Oracle may accomplish this through acquisition of Legato, USB Piper Jaffray analysts Michael Marzolf and Jennifer Swanson wrote in a Feb. 11 research note. An Oracle spokesperson declined to comment on the report.
"The emphasis of this note is on Oracle's likely move down the software stack into storage," Marzolf and Swanson wrote. "We believe that in time, Oracle plans to offer the full spectrum of business continuance around data, including: High availability database, High Availability Storage, Replication, Remote Replication, Tape/Disk Backup, and Vaulting."
The analysts said that Oracle's move into storage could be a selling point against database competitors IBM and Microsoft, and could threaten Veritas.
Acquisition Target: Legato?
"While some have speculated that the target in the storage arena for Oracle is Veritas, we believe this is highly unlikely," the Piper Jaffray analysts said. "We believe that it is more likely that Oracle pursues deeper ties to Legato, who happens to be for sale."
Legato is a more attractive acquisition target because it has one-tenth the market cap of Veritas, they said, and its technology is viewed as "just as good" by many within Oracle. Legato is currently the only third-party software that ships with the Oracle server, said Marzolf and Swanson, who noted that Oracle "has a strong distaste" for Veritas.
If Oracle were to acquire or otherwise boost its partnership with Legato, it could "further strain the already rocky VOS (Veritas-Oracle-Sun) relationship," and "make Legato a much more credible competitive threat," Marzolf and Swanson wrote.
"We also believe that as a combined offering, once provided the extra deep keys into the Oracle database, Legato's tape backup solution shipping with every 9i server will be a very compelling business continuance story to customers who may have chosen Veritas in the past, dampening already slow growth rates for Veritas that closely mimic the backup market," the report said.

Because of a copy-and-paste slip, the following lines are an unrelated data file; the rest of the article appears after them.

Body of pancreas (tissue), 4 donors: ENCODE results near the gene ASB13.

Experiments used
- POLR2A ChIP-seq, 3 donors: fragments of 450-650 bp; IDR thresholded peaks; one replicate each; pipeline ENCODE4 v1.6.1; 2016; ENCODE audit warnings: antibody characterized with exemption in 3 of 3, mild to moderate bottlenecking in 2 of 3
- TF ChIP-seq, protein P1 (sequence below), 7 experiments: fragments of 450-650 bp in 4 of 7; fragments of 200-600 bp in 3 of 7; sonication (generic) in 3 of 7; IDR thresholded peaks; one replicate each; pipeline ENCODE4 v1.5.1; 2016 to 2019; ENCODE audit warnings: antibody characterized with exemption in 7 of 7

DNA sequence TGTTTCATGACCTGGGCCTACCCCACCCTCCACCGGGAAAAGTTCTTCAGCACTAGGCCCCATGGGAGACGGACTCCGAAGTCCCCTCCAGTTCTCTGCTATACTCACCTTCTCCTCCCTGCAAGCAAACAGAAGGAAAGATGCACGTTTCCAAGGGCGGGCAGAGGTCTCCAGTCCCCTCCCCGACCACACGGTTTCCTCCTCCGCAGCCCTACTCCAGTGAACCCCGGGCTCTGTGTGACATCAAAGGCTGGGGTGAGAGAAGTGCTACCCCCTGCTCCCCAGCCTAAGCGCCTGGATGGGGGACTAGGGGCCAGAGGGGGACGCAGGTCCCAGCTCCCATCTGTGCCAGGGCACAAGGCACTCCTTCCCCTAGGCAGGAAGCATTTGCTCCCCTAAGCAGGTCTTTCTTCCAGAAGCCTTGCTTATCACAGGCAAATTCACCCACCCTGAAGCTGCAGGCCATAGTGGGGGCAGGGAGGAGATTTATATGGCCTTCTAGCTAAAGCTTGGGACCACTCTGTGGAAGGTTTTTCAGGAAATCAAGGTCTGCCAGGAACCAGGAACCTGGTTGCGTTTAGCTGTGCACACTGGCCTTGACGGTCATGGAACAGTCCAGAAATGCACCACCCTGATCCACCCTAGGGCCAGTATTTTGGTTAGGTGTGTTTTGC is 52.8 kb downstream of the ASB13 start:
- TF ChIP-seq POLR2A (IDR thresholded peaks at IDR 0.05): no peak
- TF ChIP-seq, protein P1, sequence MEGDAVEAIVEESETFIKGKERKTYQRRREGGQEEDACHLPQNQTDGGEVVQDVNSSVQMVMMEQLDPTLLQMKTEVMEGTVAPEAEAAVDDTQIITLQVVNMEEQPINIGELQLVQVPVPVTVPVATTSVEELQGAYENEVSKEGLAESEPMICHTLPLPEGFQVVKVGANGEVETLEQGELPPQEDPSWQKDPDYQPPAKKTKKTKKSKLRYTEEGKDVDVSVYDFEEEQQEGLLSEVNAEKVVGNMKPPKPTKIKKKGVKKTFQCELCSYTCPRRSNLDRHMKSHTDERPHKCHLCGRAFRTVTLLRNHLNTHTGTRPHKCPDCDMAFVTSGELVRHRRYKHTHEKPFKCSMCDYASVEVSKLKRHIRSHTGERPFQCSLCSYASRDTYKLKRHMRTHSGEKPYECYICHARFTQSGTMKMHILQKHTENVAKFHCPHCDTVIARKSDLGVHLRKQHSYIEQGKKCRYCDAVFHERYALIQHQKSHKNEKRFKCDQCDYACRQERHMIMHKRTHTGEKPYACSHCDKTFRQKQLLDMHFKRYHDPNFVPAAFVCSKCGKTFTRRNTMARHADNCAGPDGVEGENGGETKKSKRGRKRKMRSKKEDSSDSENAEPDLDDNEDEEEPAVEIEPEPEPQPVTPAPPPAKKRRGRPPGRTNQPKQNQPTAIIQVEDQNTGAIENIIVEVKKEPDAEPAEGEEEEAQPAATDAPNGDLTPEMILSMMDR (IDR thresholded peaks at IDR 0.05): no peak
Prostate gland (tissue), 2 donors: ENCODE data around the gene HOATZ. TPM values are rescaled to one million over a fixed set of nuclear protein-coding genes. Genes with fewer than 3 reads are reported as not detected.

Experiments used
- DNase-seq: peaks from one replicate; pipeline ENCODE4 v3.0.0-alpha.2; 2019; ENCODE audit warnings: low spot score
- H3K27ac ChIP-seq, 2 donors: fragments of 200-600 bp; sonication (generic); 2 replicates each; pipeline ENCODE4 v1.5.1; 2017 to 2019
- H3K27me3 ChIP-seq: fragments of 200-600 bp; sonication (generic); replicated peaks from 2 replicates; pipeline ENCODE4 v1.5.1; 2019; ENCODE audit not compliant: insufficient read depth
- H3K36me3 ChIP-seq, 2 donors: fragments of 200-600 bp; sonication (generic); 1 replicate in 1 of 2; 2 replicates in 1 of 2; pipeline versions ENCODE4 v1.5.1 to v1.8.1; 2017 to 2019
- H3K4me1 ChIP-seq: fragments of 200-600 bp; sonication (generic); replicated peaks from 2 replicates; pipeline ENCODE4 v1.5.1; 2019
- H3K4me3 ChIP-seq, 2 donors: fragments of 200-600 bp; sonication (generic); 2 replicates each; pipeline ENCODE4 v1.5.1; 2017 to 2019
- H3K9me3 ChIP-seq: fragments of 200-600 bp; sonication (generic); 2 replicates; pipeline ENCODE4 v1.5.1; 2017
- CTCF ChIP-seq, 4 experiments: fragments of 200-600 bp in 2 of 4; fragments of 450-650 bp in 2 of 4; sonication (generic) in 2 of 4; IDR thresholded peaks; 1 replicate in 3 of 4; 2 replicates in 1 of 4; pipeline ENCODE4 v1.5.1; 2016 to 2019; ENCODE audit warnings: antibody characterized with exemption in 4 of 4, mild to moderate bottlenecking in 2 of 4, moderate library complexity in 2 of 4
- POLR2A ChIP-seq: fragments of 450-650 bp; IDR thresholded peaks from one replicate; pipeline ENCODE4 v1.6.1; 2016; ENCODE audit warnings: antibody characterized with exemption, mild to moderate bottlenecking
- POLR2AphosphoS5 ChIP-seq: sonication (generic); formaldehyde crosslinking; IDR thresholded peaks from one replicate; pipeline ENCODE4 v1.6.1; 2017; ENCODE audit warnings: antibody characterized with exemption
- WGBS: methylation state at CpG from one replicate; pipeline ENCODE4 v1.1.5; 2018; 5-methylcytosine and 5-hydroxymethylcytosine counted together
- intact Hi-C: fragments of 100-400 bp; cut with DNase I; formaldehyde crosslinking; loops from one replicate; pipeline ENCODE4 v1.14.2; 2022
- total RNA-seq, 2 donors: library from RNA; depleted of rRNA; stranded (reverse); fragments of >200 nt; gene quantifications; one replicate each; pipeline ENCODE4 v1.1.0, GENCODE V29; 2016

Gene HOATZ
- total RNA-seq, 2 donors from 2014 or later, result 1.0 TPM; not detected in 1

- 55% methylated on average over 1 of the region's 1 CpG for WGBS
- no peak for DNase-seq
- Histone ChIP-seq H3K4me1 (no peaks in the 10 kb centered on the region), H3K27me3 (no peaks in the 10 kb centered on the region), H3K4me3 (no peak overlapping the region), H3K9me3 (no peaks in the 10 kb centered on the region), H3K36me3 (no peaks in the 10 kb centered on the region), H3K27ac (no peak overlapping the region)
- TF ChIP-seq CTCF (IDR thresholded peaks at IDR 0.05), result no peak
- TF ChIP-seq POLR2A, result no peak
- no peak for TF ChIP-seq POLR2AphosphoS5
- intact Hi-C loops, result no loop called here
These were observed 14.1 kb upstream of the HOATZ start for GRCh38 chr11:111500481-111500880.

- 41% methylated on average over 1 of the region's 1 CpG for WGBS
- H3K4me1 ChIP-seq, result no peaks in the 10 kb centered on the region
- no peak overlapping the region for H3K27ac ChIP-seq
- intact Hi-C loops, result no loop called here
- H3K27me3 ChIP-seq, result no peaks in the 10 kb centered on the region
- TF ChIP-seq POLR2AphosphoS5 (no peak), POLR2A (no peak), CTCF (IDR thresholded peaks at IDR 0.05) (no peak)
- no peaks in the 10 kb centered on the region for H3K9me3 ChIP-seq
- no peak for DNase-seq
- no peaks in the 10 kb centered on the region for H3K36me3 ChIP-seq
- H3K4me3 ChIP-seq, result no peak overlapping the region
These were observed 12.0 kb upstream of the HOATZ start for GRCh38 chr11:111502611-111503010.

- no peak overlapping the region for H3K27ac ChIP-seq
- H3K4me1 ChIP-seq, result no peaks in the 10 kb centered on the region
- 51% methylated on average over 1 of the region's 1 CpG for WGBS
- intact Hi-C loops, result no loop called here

"For the end-user, we believe that a move by Oracle into storage would enable the management of data that has been replicated or backed up, potentially down to the record- or row-level versus backup at a table space-level with most backup software solutions currently," said Marzolf and Swanson. "This shift would make data recovery quicker, easier, and less disruptive -- features that are proving to be competitive selling points."
Other possible acquisition targets for Oracle include BakBone, CommVault, Polyserve and Sistina, they said.
Analyst: Not Sure If Oracle Move Would Be Successful
Industry analysts say a move by Oracle into storage software is possible, but they're not sure if it would be successful.
"It might make sense, although I see some potential problems there," said Michael Karp, senior analyst at Enterprise Management Associates. "A lot of industry providers already offer software tuned for use with Oracle, so it is not necessarily clear what the advantage to IT buyers might be."
"There is much more to storage management than backup and recovery, and much more to backup and recovery than simply tending to databases," Karp said. "Legato certainly understands this, but there is no historical evidence that Oracle appreciates the situation. It remains to be seen if there is any compelling reason for IT managers to go with a database company to provide a generalized storage management solution."
Analyst: Skeptical of Oracle Acquiring Legato
Another analyst, Nancy Marrone of Enterprise Storage Group, was skeptical of the Piper Jaffray report itself.
"As for Oracle buying Legato, I think that would be a real long shot," Marrone said. "Why would they? If they felt that they wanted to move into that space, they have the resources to buy the number one vendor, and they have a tie with Veritas. I'm not saying that Oracle is buying Veritas by any means -- it's just I don't see the reasoning to buy Legato.
"I can see other companies buying Legato," she said. "There are plenty of possibilities. Microsoft would be a good candidate to buy them, as there are a lot of complimentary solutions -- the OTG products for Exchange, for example, and the Xtender products -- but the bottom line is it is all speculation. I just don't put a lot of credence in the Oracle story."